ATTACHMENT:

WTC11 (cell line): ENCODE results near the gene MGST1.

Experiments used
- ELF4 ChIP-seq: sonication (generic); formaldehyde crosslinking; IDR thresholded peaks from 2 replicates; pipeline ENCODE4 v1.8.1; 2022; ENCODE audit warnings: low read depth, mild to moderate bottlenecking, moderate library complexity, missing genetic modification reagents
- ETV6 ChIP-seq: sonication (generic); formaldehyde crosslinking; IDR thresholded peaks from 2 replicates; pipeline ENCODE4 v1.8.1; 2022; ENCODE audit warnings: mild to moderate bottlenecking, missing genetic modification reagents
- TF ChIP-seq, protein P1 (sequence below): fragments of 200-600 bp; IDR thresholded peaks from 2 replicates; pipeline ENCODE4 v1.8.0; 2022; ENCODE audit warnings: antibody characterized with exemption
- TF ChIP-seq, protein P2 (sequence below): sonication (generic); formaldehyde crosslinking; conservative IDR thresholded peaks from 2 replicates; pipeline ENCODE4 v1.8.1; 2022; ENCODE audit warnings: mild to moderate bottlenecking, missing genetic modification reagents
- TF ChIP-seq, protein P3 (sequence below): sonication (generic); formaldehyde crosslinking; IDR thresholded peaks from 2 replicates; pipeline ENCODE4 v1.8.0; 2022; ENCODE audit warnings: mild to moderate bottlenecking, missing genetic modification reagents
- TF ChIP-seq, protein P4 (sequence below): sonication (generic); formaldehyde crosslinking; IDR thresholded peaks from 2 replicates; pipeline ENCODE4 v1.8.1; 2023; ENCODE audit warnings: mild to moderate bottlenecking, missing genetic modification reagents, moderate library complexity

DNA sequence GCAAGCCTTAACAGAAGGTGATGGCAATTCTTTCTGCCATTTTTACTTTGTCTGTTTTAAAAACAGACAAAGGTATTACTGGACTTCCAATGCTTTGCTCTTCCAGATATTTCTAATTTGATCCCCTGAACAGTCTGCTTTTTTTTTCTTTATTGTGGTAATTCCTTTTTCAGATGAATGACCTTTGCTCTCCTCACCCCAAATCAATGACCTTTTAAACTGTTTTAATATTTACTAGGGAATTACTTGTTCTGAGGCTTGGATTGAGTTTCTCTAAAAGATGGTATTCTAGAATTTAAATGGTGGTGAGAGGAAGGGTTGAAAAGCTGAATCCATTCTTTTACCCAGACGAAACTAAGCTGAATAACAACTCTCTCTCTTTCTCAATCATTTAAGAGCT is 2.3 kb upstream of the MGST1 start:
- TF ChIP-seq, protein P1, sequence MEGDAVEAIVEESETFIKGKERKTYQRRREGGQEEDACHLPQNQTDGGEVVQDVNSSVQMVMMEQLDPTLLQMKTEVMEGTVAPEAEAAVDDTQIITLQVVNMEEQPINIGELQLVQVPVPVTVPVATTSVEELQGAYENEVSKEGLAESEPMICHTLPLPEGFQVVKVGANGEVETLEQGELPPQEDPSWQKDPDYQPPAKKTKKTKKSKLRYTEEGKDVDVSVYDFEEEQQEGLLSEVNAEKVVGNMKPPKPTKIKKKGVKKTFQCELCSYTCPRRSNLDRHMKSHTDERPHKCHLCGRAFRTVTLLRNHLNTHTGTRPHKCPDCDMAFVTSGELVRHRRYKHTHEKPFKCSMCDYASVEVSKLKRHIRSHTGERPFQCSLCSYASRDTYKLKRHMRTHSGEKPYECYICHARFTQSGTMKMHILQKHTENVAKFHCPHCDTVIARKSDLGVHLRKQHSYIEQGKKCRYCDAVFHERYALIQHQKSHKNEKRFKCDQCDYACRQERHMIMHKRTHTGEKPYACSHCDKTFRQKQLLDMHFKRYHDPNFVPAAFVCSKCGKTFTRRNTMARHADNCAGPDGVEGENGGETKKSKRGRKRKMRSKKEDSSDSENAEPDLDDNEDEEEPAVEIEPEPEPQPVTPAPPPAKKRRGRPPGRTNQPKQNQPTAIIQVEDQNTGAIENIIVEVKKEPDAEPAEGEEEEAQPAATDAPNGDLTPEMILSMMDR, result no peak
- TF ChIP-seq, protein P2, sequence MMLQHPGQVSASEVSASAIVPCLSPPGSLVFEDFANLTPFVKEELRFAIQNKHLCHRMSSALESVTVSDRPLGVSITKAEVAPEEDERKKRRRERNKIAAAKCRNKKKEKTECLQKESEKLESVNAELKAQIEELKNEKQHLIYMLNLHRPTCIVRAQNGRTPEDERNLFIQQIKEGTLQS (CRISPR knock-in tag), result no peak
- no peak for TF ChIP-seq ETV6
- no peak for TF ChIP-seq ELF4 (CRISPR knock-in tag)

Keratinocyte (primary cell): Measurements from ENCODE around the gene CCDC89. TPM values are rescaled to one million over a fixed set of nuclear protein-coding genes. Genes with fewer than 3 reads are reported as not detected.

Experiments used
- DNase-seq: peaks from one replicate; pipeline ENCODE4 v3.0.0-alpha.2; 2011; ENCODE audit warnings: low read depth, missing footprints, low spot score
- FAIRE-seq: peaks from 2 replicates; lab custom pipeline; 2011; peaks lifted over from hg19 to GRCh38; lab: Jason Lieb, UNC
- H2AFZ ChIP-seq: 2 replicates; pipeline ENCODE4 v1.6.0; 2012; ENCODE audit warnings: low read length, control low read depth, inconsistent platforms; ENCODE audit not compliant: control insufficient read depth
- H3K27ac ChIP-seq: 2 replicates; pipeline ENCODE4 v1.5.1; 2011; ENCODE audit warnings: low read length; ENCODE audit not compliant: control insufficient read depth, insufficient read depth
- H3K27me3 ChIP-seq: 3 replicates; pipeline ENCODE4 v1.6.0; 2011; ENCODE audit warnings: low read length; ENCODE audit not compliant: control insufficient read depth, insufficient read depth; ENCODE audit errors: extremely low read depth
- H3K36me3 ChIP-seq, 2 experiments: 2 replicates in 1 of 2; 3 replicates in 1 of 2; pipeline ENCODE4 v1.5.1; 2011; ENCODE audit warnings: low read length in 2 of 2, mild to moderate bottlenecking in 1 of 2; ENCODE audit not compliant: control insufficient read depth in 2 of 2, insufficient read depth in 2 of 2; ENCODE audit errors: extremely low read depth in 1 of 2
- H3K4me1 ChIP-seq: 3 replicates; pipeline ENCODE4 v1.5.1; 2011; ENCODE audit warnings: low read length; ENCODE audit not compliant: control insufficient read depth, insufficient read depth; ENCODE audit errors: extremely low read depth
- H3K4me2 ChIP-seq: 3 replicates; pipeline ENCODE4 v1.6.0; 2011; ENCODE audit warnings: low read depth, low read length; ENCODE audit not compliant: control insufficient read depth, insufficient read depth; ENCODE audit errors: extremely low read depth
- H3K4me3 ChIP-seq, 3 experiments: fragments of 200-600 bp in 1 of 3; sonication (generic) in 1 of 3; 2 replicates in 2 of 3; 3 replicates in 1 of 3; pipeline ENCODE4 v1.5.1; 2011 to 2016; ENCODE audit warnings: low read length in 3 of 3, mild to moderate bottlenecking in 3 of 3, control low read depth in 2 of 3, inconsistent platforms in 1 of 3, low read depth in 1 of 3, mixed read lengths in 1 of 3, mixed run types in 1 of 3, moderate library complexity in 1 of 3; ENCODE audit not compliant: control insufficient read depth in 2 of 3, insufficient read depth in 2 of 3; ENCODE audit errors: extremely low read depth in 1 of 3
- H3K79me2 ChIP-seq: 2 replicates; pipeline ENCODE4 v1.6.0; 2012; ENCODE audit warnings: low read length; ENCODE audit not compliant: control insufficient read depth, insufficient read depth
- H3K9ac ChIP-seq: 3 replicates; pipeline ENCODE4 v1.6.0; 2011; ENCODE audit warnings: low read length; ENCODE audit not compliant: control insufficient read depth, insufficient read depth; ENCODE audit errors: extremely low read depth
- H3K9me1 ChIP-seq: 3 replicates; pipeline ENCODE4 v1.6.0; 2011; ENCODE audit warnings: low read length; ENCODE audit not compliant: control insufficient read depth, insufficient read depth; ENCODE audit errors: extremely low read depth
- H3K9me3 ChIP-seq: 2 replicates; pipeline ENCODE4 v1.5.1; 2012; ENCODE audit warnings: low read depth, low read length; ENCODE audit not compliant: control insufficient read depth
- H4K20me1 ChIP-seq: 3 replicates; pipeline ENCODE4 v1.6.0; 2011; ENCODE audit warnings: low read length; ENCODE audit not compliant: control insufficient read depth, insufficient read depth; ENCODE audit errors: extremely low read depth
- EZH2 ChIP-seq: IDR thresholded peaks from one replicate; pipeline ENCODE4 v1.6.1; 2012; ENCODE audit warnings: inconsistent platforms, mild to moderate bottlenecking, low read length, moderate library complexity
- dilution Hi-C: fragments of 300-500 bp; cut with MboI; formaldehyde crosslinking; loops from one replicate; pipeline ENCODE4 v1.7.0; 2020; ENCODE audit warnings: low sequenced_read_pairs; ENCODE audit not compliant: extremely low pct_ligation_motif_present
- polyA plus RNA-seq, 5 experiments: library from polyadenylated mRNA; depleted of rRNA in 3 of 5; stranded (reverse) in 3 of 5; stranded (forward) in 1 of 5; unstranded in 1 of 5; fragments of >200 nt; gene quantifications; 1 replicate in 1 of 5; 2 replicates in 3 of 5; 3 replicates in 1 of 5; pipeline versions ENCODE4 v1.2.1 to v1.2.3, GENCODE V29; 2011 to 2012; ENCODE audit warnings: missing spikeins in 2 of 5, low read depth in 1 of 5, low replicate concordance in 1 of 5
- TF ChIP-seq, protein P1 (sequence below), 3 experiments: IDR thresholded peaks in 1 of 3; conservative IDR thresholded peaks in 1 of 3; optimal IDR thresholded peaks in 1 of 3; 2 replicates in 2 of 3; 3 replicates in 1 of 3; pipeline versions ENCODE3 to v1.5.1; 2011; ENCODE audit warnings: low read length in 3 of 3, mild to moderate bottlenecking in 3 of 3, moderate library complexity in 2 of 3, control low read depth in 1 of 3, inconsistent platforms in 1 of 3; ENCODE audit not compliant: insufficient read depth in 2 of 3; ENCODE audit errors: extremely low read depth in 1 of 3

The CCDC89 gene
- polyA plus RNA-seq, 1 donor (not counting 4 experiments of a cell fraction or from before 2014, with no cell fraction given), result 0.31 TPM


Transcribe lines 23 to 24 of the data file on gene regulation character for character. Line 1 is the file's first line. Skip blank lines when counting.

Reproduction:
- H3K4me2 ChIP-seq: 3 replicates; pipeline ENCODE4 v1.6.0; 2011; ENCODE audit warnings: low read depth, low read length; ENCODE audit not compliant: control insufficient read depth, insufficient read depth; ENCODE audit errors: extremely low read depth
- H3K4me3 ChIP-seq, 3 experiments: fragments of 200-600 bp in 1 of 3; sonication (generic) in 1 of 3; 2 replicates in 2 of 3; 3 replicates in 1 of 3; pipeline ENCODE4 v1.5.1; 2011 to 2016; ENCODE audit warnings: low read length in 3 of 3, mild to moderate bottlenecking in 3 of 3, control low read depth in 2 of 3, inconsistent platforms in 1 of 3, low read depth in 1 of 3, mixed read lengths in 1 of 3, mixed run types in 1 of 3, moderate library complexity in 1 of 3; ENCODE audit not compliant: control insufficient read depth in 2 of 3, insufficient read depth in 2 of 3; ENCODE audit errors: extremely low read depth in 1 of 3